COVID-19 Leads to Bay Area Housing Crisis


Rhea Master

Houses in the Bay Area, like the ones in San Francisco, have experienced a stark rise in prices due to the Covid pandemic.

Rhea Master and Rishi Ramesh

In the past year, COVID-19 has exacerbated the Bay Area housing crisis as competition has drastically increased housing prices.

Median prices for single family homes across nine counties rose to $1.34 million in May, up from $965,0000 in May 2020 — a 38.9 percent increase year over year,” data released by the California Association of Realtors states. To put this in perspective, the median home price in the United States is $347,000. The median home price in the Bay Area skyrocketed from $965,000 to $1.34 million in the past year, due to a variety of reasons. 

A major contributing factor to the increase in housing prices is that people have more money. “Since people have more money, from stocks, they’re willing to spend more money on buying a house.” explains Coldwell Real Estate Agent Rajul Shah. 

COVID-19 has posed a hindrance to most working sectors, however, the technology sector used this time to their advantage and have been thriving. 

Shah states, “Right now the economy is doing very well, so everyone’s stock prices have gone up. They have this liquid cash that they just got from stocks without doing anything.”

This, coupled with many smaller companies going public, which means that early employees are getting large amounts of stocks, has brought a lot of wealth to people working in the tech sector. This is especially prevalent in the Silicon Valley.

As tech becomes a booming work-from-home sector, people no longer have to live in cities, causing an influx to suburban areas. The COVID-19 pandemic forced companies to shift to a fully work-from-home model, leading to major changes in how work is carried out. 

As living near the office is no longer a priority, Dougherty Valley AP Economics Teacher Daniel Farmer says, “In the bay area a big change because of the pandemic is people working remotely, so being further away from office buildings isn’t as big of a deal. Also, there’s a big exodus from San Francisco, specifically, as those houses have gone up and up in price, now people are seeing the value of being in a suburban pocket.”

Therefore people’s needs have changed, they are looking for houses with office space and more space for a meaning more people are looking for bigger houses and places to settle down, at levels much higher than before. 

With this increase in people looking for houses in the suburbs, competition has increased while the number of houses are falling short. Right now there are a lot more buyers than sellers on the market. With an increase in people looking for houses and less houses for people to buy, competition for houses increases. This drives up house prices.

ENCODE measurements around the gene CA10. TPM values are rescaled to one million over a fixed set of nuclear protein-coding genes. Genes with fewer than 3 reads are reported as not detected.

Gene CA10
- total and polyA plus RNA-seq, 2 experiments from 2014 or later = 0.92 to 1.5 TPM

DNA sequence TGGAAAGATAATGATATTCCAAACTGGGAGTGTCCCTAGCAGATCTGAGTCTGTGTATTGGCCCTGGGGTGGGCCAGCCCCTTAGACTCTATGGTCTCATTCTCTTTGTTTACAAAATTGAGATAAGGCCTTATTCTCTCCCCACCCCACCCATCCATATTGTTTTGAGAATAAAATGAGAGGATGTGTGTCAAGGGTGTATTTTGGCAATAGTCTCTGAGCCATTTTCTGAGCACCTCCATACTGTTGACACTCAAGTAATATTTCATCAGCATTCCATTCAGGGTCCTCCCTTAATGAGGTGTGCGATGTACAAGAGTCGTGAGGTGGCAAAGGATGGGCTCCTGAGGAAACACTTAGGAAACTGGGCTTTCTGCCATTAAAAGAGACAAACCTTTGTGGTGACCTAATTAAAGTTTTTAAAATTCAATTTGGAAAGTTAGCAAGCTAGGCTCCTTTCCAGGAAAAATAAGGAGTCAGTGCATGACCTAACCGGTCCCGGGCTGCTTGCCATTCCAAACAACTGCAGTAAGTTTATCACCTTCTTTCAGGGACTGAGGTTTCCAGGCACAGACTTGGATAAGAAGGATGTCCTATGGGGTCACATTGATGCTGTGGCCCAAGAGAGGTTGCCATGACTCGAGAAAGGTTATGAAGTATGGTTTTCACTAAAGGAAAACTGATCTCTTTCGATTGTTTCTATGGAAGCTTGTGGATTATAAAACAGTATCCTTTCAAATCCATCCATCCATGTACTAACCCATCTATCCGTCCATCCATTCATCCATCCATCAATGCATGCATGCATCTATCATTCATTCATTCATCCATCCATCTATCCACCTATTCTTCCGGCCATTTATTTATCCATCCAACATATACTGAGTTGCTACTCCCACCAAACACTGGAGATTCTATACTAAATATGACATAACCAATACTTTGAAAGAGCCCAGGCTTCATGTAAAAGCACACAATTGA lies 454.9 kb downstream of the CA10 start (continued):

Farmer explains, “A house right now might go for sale, within four days, and sometimes there’s no open house, they’ll buy it without even looking at it. It is so competitive, even if sellers underprice their house, the price will be driven up.”

Shah further quantifies, “Any house that’s being listed for 1.8 is being sold for 2.3, so literally 500K or 400K over-asking.”

People with money will pay whatever necessary to get the homes they want. In May, a house in Berkeley was sold for 1 million dollars over asking-price.

Real estate agents know this is happening and many times purposely under-value homes in order to drive up bids on the house.

Shah speaks on this and says, “Since open houses have opened since June 15th, everyone is taking advantage of more crowds. More crowd in your house means pressure for the buyers because this house is a hot home and is going to go over asking by 200 or 300K. That’s why they are keeping a low price on purpose- more foot traffic, which is the goal in order to put pressure on the buyers.” 

People with smaller budgets are recommended these houses that are purposely undervalued by the real estate agent, getting more people interested and increasing urgency.

Now people, even those with a smaller budget, can afford a lot more than before due to extremely low interest rates.

Interest rates, as Shah says, “are super low. Nobody has seen interest rates at 2.0% or 2.5%.” This is important because, “having a low interest rate gives you a bigger value to buy your home.” It also makes it easier to afford a home because, “you can get your pre-approval for more, if it was 1 million before it will now be 1.4 million, and the mortgage, at the end of the day, is exactly the same.”

With the COVID-19 pandemic impacting everyone’s daily lives, the consequences of that have been a variety of factors that have come together at the perfect time to create a seller-friendly market.

The Bay Area is notorious for its high housing costs and competition, which was only magnified during this housing crisis. Many people, especially those with a lower pay or those that fall under the poor-middle class bracket, are finding it harder than before to find a place to live.

Looking to the future, as the tech sector continues to grow, companies are opening offices in other cities. As people leave the Bay Area to follow these new opportunities, they are taking the high prices with them.

As the Bay Area and its residents get past the high housing prices, we are yet to see whether these prices will come down to normalcy after the COVID-19 pandemic lessens.